Wednesday, February 20, 2008

How Science Works (3): Causation and Association

In the late 1990s researchers discovered that virtually all the women with cervical cancer in the world had something in common: they were all infected with certain types of human papillomavirus (HPV). They also knew that many women with cervical cancer were also infected with genital herpes simplex virus (HSV). Both genital HSV and HPV infections were associated with cervical cancer, but were they the actual cause of the disease?

Association and causation are not the same. While an association is an identifiable relationship between an exposure (HSV or HPV infection) and a disease (cervical cancer), causation implies that there is a true mechanism that leads from exposure to disease.

Later, scientists found that, in fact, cervical infection with certain types of HPV is necessary for a woman to develop cancer of the cervix: all of the cervical cancers and pre-cancers contain one of these viruses. Furthermore, an HPV vaccine protects against both infection and the cancer caused by the HPV types in the vaccine (but not against most other HPV types). This evidence suggested that there was more than an association; HPV was indeed the cause of cervical cancer.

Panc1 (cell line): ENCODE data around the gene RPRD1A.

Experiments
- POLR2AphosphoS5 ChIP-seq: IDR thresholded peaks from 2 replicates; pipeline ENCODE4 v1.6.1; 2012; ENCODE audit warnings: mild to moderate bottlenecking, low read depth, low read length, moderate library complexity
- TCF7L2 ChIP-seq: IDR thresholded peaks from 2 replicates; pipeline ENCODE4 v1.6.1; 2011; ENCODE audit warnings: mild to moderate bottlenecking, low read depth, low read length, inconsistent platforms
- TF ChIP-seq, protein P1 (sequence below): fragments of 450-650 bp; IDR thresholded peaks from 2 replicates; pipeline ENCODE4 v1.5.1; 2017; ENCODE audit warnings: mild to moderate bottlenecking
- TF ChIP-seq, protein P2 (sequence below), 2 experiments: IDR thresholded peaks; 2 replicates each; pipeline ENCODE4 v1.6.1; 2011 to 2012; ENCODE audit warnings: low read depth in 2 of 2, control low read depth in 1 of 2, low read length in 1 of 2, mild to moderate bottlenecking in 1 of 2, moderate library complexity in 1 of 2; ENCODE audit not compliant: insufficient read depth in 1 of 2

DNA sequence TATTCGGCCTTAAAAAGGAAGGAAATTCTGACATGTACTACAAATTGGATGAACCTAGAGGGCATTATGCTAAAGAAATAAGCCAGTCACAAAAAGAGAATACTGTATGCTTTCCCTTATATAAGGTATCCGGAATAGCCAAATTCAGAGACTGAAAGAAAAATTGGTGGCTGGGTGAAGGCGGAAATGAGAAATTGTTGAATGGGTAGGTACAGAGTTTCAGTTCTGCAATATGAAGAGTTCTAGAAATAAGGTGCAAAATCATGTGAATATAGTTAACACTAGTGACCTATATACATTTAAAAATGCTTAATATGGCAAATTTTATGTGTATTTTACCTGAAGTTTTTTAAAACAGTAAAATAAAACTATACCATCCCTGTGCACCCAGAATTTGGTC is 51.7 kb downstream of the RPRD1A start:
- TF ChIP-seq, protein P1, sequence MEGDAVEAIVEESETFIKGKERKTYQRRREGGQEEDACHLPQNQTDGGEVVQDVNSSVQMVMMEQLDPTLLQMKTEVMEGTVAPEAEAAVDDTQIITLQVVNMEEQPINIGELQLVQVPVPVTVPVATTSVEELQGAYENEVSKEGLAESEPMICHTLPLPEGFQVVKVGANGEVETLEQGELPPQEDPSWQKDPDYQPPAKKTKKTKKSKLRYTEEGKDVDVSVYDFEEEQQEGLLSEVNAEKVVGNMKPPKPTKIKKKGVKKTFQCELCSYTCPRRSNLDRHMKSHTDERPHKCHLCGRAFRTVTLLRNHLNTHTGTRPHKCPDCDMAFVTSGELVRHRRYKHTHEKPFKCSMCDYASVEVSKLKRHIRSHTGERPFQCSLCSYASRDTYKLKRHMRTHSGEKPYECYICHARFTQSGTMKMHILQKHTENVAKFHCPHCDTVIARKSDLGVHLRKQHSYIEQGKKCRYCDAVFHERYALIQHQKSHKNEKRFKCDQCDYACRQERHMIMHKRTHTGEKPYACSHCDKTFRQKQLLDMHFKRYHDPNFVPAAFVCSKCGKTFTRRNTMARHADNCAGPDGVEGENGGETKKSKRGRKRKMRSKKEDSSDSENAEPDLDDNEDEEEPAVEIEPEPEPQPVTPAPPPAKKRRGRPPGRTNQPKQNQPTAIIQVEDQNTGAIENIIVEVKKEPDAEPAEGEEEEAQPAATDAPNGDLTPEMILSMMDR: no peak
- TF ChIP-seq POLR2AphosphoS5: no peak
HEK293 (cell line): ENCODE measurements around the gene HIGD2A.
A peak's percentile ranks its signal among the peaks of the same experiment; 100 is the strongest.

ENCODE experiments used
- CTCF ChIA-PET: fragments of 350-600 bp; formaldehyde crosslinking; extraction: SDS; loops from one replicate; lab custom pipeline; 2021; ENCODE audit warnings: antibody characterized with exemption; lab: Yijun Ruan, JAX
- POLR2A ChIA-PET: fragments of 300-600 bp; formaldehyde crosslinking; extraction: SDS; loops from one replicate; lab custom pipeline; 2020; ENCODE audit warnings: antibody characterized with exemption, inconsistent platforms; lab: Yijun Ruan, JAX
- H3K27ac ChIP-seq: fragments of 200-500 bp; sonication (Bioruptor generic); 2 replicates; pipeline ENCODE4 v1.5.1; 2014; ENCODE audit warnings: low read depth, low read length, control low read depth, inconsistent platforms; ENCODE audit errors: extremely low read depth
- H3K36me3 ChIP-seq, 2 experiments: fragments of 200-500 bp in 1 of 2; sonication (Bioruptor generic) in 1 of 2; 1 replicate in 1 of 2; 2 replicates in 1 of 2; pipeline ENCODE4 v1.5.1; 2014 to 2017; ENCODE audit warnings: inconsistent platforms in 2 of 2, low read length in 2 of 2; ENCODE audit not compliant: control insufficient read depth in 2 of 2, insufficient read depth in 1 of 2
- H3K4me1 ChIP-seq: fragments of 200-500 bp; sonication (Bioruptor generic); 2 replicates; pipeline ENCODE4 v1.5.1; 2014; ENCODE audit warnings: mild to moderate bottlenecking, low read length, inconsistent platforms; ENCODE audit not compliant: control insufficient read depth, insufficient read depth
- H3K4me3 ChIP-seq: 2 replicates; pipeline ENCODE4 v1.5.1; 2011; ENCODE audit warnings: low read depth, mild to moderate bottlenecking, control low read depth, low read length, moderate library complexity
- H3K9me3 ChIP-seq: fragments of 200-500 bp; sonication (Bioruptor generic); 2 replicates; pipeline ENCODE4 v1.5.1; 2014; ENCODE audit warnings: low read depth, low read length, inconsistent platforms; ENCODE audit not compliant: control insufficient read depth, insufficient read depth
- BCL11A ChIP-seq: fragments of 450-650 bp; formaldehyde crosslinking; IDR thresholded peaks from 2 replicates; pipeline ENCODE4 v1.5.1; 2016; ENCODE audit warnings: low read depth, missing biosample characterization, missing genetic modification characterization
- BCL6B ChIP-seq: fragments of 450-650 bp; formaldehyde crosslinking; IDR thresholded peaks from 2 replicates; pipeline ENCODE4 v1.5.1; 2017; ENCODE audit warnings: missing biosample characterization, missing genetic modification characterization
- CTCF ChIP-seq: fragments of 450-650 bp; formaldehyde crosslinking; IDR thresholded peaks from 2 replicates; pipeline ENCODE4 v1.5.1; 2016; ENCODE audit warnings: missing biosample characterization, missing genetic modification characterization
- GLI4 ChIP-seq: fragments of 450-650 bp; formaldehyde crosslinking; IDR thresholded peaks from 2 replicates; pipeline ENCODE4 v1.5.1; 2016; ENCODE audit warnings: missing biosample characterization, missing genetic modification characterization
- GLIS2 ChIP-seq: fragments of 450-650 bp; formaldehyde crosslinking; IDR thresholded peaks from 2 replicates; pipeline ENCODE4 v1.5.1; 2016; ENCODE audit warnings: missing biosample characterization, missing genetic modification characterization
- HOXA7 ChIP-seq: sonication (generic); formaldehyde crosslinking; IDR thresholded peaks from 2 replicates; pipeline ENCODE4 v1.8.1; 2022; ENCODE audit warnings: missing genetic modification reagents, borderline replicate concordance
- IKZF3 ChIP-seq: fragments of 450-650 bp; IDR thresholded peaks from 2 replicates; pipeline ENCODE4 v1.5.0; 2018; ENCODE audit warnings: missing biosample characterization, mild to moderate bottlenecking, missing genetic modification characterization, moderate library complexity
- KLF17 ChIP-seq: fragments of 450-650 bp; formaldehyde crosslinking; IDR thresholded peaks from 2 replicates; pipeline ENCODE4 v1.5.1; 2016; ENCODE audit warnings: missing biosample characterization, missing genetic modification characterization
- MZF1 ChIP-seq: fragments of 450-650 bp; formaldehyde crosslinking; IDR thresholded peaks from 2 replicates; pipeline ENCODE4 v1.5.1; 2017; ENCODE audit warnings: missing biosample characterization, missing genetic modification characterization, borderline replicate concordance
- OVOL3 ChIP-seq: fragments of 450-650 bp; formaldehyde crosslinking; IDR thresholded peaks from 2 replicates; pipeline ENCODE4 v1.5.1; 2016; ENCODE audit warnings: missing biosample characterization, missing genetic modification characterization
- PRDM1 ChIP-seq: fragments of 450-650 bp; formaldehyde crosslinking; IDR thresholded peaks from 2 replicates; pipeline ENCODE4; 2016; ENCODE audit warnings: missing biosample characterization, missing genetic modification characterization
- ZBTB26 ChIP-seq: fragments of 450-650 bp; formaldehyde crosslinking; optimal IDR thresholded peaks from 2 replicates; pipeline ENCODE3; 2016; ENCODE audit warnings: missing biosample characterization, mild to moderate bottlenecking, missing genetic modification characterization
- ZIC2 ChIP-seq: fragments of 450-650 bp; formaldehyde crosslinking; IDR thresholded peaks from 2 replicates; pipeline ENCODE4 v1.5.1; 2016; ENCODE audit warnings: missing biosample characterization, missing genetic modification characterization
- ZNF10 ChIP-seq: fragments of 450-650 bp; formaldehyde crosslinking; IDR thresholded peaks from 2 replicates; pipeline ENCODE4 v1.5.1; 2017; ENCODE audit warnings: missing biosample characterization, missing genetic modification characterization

In general, a disease is caused by an event or condition that precedes the disease and without which the disease would not have occurred. And most diseases have more than a single cause.

It is important that as medical writers we communicate clearly the distinction between an association and a cause-and-effect relationship. For instance, one study may find an association between eating chocolate and depression, but it doesn't mean that chocolate causes depression--it may simply be that depressed people in the study ate more chocolate than the control group.

What would happen if we don't communicate clearly that distinction? We may see a decline in chocolate consumption in the world (hard to imagine, I know, but bear with me for the example's sake).

I think the issue of causation is fascinating, so I'll keep writing about it in future posts. Happy medical writing!

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